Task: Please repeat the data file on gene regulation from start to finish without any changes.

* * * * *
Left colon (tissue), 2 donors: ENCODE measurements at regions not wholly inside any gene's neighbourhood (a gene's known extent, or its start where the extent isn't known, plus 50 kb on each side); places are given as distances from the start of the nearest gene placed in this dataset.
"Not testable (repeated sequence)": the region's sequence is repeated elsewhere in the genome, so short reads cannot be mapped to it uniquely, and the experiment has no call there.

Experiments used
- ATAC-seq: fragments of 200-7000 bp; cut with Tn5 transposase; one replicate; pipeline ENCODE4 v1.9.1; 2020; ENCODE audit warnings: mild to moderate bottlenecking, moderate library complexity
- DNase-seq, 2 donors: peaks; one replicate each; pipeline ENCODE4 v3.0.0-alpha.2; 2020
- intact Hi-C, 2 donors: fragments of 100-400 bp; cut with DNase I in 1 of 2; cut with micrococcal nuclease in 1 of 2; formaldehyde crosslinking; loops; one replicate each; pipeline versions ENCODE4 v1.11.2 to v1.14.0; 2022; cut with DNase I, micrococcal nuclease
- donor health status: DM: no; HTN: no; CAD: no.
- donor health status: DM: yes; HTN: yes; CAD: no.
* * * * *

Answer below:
Left colon (tissue), 2 donors: ENCODE measurements at regions not wholly inside any gene's neighbourhood (a gene's known extent, or its start where the extent isn't known, plus 50 kb on each side); places are given as distances from the start of the nearest gene placed in this dataset.
"Not testable (repeated sequence)": the region's sequence is repeated elsewhere in the genome, so short reads cannot be mapped to it uniquely, and the experiment has no call there.

Experiments used
- ATAC-seq: fragments of 200-7000 bp; cut with Tn5 transposase; one replicate; pipeline ENCODE4 v1.9.1; 2020; ENCODE audit warnings: mild to moderate bottlenecking, moderate library complexity
- DNase-seq, 2 donors: peaks; one replicate each; pipeline ENCODE4 v3.0.0-alpha.2; 2020
- intact Hi-C, 2 donors: fragments of 100-400 bp; cut with DNase I in 1 of 2; cut with micrococcal nuclease in 1 of 2; formaldehyde crosslinking; loops; one replicate each; pipeline versions ENCODE4 v1.11.2 to v1.14.0; 2022; cut with DNase I, micrococcal nuclease
- donor health status: DM: no; HTN: no; CAD: no.
- donor health status: DM: yes; HTN: yes; CAD: no.